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A suburban Chicago mom is suing her third-grader's school and the bully she claims routinely attacked her son, along with the alleged bully's parents.
Deveri Del Core's complaint, filed on behalf of her son, alleges he's been the victim of weekly beatings and death threats over the past year. According to Reuters, Del Core was also fired from her job in the school's cafeteria after she filed the complaint.
If the allegations are proven, what kind of liability could the school and the bully's parents face in court?
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Parents Liable for Conduct of Kids
Parents are generally held liable for the actions of children under 18. In this case, the mom's suit alleges assault and battery by the bully against her child.
Similar to criminal assault, civil assault is the intentional placing another in apprehension of offensive contact. In other words, it's making someone think he's going to get touched in a way he's not going to like.
Assault is typically coupled with battery, which in both civil and criminal cases is the actual touching of someone in a harmful or offensive way, such as punching, kicking or shoving someone.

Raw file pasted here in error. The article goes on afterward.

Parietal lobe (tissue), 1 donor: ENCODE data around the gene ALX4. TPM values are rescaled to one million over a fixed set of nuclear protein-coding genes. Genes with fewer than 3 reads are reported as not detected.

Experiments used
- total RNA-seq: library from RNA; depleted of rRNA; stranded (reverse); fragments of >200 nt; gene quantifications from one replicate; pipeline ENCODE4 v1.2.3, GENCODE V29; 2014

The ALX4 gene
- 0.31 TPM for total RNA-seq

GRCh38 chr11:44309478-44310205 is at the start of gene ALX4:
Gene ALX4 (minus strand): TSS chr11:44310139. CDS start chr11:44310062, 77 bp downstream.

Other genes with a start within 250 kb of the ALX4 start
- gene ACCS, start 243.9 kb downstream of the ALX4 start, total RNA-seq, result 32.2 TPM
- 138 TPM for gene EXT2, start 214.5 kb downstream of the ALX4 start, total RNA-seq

This bully's parents may be held liable any injuries suffered by Del Core's son that caused by their son's actions.
School Security Failure Alleged
The suit also alleges the school district is liable for failing to provide adequate security against the boy's bully. Del Core's complaint says that she repeatedly reported her son's harassment to officials at Robert Frost Elementary School in Mount Prospect, Illinois, but that they did nothing about it.
School districts are increasingly facing lawsuits related to bullying, with states such as Massachusetts passing bullying-specific laws prohibiting bullying on school grounds and mandating schools to implement bullying policies.
Retaliation Is Wrongful Termination
Del Core's lawyer told Reuters that he plans to add retaliation to the causes of action in her lawsuit, as Del Core was fired from her job with the school district after she filed her lawsuit.
Generally, employers aren't allowed to terminate an employee for filing a claim against her employer. An employer who retaliates against an employee who has filed a lawsuit or a report to a government agency may be liable for wrongful termination.
The school district's superintendent declined to comment about the lawsuit, Reuters reports. The alleged bully's parents were not available for comment.
Meeting with a lawyer can help you understand your options and how to best protect your rights. Visit our attorney directory to find a lawyer near you who can help.